REU

2018 REU Students

Research Experiences for Undergraduates (REU) Group 2018 

                   

Chanica Sintima

Undergraduate Institution: BYU Idaho

Faculty Advisor: Professor Savage

Research: This summer I investigated the synergistic activity of antifungal compounds and ceragenins.

More specifically, under the direction of Dr. Savage I have developed non-peptide mimics of antimicrobial peptides (AMPs) to take advantage of the antimicrobial mechanism of AMPs without their limitations as clinical therapeutics. CSA-131 have been shown to exhibit synergistic effects with lower drugs in the past. For this reason, we felt they had potential to also act in synergy with caspofungin or amphotericin B. We ran synergy tests between CSA-131 and these two antifungals in order to assess the degree of synergy between them.   

                                       

Vanessa Bustamante

Undergraduate Institution: Utah State University

Faculty Advisor: Professor Hansen

Research: Under the direction of Professor Hansen I worked with an anaerobic digester to produce methane gas as a renewable energy source.

                                

Mason Laikupu

Undergraduate Institution: Leeward Community College

Faculty Advisor: Professor Austin

Research: During this summer I continued the development of paper spray mass spectrometry by investigating holder designs generated with 3D printing.

                   

Earnest Puletasi

Undergraduate Institution: University of Hawaii

Faculty Advisor: Professor Ess

Research: I used density functional theory computational methods to model and predict the reactivity of Sn high-oxidation state complexes for alkane and arene C-H activation and functionalization reactions.

                                  

Rachel Dannenberg

Undergraduate Institution: Northern Arizona

Faculty Advisor: Professor Christensen

Research: The Christensen lab studies the role of capillary morphogenesis gene 2 (CMG2) in angiogenesis. Throughout the summer, I focused on how extracellular matrix proteins interact with CMG2 by synthesizing fragments of matrix proteins and testing them using biolayer interferometry.

Dana Kuntz

Undergraduate Institution: Snow College

Faculty Advisor: Professor Stowers

Research: I characterized nickel oxide ceria catalysts for ethane oxidative dehydrogenation. We doped nickel oxide catalysts with ceria and titanium to test the conversion and selectivity.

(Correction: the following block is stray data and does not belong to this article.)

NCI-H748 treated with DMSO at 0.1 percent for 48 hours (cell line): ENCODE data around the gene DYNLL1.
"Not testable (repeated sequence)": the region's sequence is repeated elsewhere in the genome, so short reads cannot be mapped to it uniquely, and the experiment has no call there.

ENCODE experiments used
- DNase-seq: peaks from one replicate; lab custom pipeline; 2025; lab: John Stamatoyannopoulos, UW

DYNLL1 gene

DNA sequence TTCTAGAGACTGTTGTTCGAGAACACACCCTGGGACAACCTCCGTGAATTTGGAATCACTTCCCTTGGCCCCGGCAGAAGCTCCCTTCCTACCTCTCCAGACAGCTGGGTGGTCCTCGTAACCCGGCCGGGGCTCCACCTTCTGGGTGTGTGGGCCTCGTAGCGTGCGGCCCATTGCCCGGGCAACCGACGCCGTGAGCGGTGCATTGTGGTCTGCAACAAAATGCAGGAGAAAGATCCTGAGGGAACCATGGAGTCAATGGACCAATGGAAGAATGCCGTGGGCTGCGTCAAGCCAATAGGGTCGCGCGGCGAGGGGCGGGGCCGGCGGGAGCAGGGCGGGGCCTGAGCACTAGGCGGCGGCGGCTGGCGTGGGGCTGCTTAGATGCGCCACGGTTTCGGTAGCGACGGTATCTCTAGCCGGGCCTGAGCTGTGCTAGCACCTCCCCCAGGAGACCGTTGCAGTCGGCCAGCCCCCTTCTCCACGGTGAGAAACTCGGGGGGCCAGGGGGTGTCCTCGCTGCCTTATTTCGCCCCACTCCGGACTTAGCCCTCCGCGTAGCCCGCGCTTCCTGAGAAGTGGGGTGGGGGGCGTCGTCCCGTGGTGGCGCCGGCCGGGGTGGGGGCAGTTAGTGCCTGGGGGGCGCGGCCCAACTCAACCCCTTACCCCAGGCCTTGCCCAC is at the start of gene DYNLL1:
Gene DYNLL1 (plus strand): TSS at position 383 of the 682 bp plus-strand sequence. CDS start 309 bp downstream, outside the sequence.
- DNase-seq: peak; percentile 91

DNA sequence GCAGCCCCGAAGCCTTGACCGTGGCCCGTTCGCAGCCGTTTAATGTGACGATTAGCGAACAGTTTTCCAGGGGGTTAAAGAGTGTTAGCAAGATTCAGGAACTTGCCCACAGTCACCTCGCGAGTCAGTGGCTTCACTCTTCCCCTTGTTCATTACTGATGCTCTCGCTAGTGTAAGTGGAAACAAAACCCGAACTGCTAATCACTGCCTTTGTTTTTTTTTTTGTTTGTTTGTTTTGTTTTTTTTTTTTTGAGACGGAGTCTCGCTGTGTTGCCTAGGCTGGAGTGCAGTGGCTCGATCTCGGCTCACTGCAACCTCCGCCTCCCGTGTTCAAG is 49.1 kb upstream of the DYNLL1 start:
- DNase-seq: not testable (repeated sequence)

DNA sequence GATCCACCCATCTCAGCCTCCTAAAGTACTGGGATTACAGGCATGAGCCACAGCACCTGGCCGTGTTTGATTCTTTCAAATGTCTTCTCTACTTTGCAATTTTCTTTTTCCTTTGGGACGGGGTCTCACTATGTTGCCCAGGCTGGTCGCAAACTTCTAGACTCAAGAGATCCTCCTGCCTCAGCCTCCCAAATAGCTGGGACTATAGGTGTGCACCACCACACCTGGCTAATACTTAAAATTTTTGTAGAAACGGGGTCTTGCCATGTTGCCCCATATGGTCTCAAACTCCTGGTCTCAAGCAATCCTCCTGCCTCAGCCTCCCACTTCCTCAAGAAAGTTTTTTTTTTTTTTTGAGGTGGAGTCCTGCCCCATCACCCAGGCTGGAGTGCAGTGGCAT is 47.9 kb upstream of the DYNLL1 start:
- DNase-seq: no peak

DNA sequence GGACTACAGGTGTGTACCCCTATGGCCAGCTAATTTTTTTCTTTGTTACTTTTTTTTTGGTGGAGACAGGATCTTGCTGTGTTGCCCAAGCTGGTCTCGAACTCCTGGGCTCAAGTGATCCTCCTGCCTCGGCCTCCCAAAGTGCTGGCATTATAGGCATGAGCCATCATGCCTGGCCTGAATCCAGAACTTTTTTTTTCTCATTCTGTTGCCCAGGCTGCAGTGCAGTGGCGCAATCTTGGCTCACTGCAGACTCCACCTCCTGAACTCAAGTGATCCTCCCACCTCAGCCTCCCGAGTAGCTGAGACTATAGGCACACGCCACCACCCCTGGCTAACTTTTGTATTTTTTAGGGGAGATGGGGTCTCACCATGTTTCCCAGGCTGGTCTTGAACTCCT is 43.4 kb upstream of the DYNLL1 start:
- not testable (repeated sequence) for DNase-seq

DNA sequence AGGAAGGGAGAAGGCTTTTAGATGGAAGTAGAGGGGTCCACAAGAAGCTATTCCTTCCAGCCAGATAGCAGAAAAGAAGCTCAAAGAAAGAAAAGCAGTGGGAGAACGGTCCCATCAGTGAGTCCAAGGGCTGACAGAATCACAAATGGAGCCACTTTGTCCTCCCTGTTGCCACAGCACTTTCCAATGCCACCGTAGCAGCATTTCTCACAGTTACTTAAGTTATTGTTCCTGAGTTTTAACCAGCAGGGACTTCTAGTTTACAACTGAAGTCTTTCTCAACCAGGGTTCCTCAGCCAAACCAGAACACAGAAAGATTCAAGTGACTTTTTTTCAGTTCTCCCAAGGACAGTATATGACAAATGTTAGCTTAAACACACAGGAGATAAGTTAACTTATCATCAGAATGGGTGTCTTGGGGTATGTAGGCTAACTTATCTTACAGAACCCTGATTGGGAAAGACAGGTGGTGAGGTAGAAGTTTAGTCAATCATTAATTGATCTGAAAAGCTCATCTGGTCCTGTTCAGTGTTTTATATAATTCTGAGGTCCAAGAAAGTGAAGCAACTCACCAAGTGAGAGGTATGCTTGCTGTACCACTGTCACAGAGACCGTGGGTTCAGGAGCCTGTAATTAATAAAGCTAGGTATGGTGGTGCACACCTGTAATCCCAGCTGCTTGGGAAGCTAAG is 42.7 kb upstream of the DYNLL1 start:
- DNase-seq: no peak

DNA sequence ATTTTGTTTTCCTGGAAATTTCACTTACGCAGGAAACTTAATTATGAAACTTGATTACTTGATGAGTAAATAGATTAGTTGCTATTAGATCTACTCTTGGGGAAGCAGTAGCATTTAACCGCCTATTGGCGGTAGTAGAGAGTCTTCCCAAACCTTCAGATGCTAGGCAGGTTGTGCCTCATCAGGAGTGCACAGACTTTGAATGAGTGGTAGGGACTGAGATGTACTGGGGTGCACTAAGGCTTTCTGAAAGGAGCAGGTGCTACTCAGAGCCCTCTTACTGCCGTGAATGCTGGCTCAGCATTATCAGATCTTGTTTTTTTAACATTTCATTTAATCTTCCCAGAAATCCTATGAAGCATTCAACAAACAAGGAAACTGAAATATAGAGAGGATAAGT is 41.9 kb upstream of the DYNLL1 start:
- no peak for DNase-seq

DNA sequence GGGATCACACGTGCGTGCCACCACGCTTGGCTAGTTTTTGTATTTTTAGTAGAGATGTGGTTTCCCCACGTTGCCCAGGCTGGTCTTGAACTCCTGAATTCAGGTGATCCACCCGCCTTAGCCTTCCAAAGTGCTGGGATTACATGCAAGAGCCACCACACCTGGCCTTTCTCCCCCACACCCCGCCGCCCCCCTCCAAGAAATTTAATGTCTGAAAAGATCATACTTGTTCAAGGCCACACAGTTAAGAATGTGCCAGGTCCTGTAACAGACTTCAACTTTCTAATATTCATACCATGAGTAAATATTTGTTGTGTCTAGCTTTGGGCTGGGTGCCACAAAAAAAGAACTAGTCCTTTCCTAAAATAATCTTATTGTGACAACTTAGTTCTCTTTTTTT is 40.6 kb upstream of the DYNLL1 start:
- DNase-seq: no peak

Jeshurun Small

Undergraduate Institution: Western State Colorado University

Faculty Advisor: Professor Woodfield

Research: I worked on the transformation of powder silica doped alumina to a hardened tri-lobe with the goal to make Fischer-Tropsch catalysts more efficient by optimizing the surface area, pore volume, and pore diameter.

             

Andrew Ralph

Undergraduate Institution: University of Utah

Faculty Advisor: Professor Linford

Research: The Linford lab focuses on material science and my summer research focused on the surface analysis of glass using time-of-flight secondary ion mass spectrometry (ToF-SIMS). ToF-SIMS technique is important because we are able to analyze the outer 1-2 nanometers of the glass surface which is where all the chemistry occurs. We specifically examined SiOH+/Si+ to quantify how much surface hydroxylation took place after we chemically treated the glass surface.

                  

Gracie Damstedt

Undergraduate Institution: BYU Hawaii

Faculty Advisor: Professor Castle

Research: Simply put, I worked on synthesizing a tetrapeptide and substituting the amino acids with dehydro amino acids to increase the peptide stability. 

More specifically, I worked on forming tetrapeptide and substituting the Amino Acids with dehyro A.A. to increase the stability of peptide. Once done making tetrapeptide, various test are tested on it by using 2D NMR, X-ray crystallography, and proteolysis to determine the structure and stability of the peptide. If successful in increasing stability, it can be used for peptide pharmaceuticals to help the metabolism not proteolysis the peptide as quickly. 

          

David Topham

Undergraduate Institution: Dixie State University

Faculty Advisor: Professor Woolley

Research: This summer is optimized fluorescent labeling and 3D printed microfluidic devices. 

The purpose of this project is to develop a diagnostic test for pregnant women testing for premature labor.  I worked on the optimization of Labeling florescence isothiocyanate to amino acids. This will help us make labeling  florescence isothiocyanate more efficient when labeling proteins and peptides that stand has bio-markers for preterm birth risk. I also found a set of conditions in a micro-fluidic device that will support a voltage separation of these protein bio-markers.